12 month T-Bills auction on 26 Jan – Estimated yield of 3.9% – 4.1%? Better buy than 6 month T-Bills, Fixed Deposit or Singapore Savings Bonds?

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Happy Chinese New Year to all readers!

In case you missed it – we’re going to get a 12 month T-Bills auction this month.

12 month T-Bills are incredibly rare – this is one of only four in 2023.

So if you want to apply, make sure to get your cash applications in by 9pm on 25 January.

I wanted to discuss my yield projections in this article, and why I think yields may come in lower than expected.

 

Yield on the 12 month T-Bills may not be good

If you’ve walked past a physical bank branch this week you’ve probably seen long queues.

Those queues are not for people trying to get new notes, they are for people trying to buy 12 month T-Bills with CPF-OA.

Crazy stuff.

Now if you’re going to spend an hour in the queue just to buy T-Bills with CPF-OA.

You’re going to want to make sure you get an allocation no matter what.

Which means you might submit a low bid, say 3.0%, just to ensure that you get allocated (instead of wasting an hour of your life).

If enough people do this, the yield on the 12 month T-Bills starts getting wonky.

Especially when there are only four 12 month T-Bills in 2023…

What is the estimated interest rate on the 12 month T-Bills?

Latest SGS yields are at 4.1%.

The problem is that the global interest rate trend has been firmly down the past few weeks.

And all the recent T-Bills auctions have seen cut-off yield come in below market yields.

Coupled with the (anecdotally) insane demand for the 12 month T-Bills from CPF-OA applications, I think you’ll probably see yields come in below 4.1%.

Historical 12 month T-Bills auction data

For reference, here’s the historical data for the 12 month T-Bills going back to mid 2022.

The most recent 12 month T-Bill was on 13 October.

Market yield back then was about 3.57%, and cut-off yield came in firmly above that at 3.72%.

That said, this was back in October when interest rates were on a clear uptrend and the Feds were hiking 75bps per hike.

I’m not so sure you see the same this time around.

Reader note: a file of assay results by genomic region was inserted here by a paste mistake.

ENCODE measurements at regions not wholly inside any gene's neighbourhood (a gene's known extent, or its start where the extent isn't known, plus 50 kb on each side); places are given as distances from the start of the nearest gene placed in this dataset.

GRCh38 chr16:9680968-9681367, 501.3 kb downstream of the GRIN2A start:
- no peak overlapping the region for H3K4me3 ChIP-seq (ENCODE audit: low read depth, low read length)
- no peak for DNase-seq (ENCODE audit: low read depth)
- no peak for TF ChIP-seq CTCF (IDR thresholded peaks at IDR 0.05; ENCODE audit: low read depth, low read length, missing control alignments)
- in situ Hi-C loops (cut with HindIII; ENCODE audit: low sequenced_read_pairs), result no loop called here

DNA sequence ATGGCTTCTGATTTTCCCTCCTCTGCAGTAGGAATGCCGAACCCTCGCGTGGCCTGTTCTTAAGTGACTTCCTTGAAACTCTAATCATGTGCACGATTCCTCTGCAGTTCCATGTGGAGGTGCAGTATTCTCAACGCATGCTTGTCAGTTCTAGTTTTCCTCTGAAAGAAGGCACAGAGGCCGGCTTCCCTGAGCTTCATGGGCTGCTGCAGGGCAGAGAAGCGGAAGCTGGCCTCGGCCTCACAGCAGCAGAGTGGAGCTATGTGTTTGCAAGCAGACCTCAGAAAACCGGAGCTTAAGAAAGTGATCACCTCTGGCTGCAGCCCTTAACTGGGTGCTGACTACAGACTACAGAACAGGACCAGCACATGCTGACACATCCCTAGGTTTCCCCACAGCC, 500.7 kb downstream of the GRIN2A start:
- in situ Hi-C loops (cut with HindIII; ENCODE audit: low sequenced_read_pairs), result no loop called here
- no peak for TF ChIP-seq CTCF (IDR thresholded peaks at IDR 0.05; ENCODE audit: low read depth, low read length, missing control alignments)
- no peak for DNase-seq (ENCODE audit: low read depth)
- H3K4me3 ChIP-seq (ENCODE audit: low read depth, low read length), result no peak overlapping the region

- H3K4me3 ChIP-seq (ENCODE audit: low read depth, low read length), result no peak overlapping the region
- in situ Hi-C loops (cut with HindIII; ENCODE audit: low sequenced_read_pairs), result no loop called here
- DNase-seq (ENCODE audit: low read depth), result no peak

Looking at market pricing, you can see yields start to come down a bit the past month or two:

My estimate for the next 12 month T-Bills yield – 3.9% – 4.1%

The 12 month T-Bills in my view are a lot harder to call than the 6 month T-Bills.

Firstly because they are so rare, and secondly because I suspect there will be higher retail demand (especially from CPF-OA) which could skew the numbers.

Gun to my head, I would say maybe 3.9% – 4.1%.

But I do think there is a risk it comes in even lower than that.

 

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Should you buy a 12 month T-Bill instead of 6 month T-Bills? To lock in interest rates?

The considerations if you’re buying with CPF-OA are quite different and you can see my analysis in yesterday’s article (spoiler alert: they are very close).

But what if you’re buying with cash?

Are 12 month T-Bills a better buy than 6 month T-Bills?

Answer will depend on where interest rates (for T-Bills) go after 6 months

Now the answer to this question will depend on where interest rates are after 6 months.

If interest rates go to 5.0% by mid 2023, then for obvious reasons you’ll look like an idiot locking in at ~4.0% for 12 months.

Whereas if interest rates go to 3.5% by mid 2023, then you’ll look like a genius.

So where will interest rates for T-Bills be in 6 months time, in June 2023?

Answer will depend on where interest rates (for T-Bills) go after 6 months

Now the answer to this question will depend on where interest rates are after 6 months.

If interest rates go to 5.0% by mid 2023, then for obvious reasons you’ll look like an idiot locking in at 4.2% for 12 months.

Whereas if interest rates go to 3.5% by mid 2023, then you’ll look like a genius.